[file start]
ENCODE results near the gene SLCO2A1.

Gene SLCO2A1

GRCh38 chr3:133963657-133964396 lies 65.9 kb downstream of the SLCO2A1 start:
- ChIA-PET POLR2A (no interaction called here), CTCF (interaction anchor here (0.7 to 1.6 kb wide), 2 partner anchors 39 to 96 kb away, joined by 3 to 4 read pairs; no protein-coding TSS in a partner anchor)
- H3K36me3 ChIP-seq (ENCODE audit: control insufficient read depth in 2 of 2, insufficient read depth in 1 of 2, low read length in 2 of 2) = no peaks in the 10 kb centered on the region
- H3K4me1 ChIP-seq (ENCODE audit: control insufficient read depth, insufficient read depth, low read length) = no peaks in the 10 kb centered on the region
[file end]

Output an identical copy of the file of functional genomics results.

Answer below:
ENCODE results near the gene SLCO2A1.

Gene SLCO2A1

GRCh38 chr3:133963657-133964396 lies 65.9 kb downstream of the SLCO2A1 start:
- ChIA-PET POLR2A (no interaction called here), CTCF (interaction anchor here (0.7 to 1.6 kb wide), 2 partner anchors 39 to 96 kb away, joined by 3 to 4 read pairs; no protein-coding TSS in a partner anchor)
- H3K36me3 ChIP-seq (ENCODE audit: control insufficient read depth in 2 of 2, insufficient read depth in 1 of 2, low read length in 2 of 2) = no peaks in the 10 kb centered on the region
- H3K4me1 ChIP-seq (ENCODE audit: control insufficient read depth, insufficient read depth, low read length) = no peaks in the 10 kb centered on the region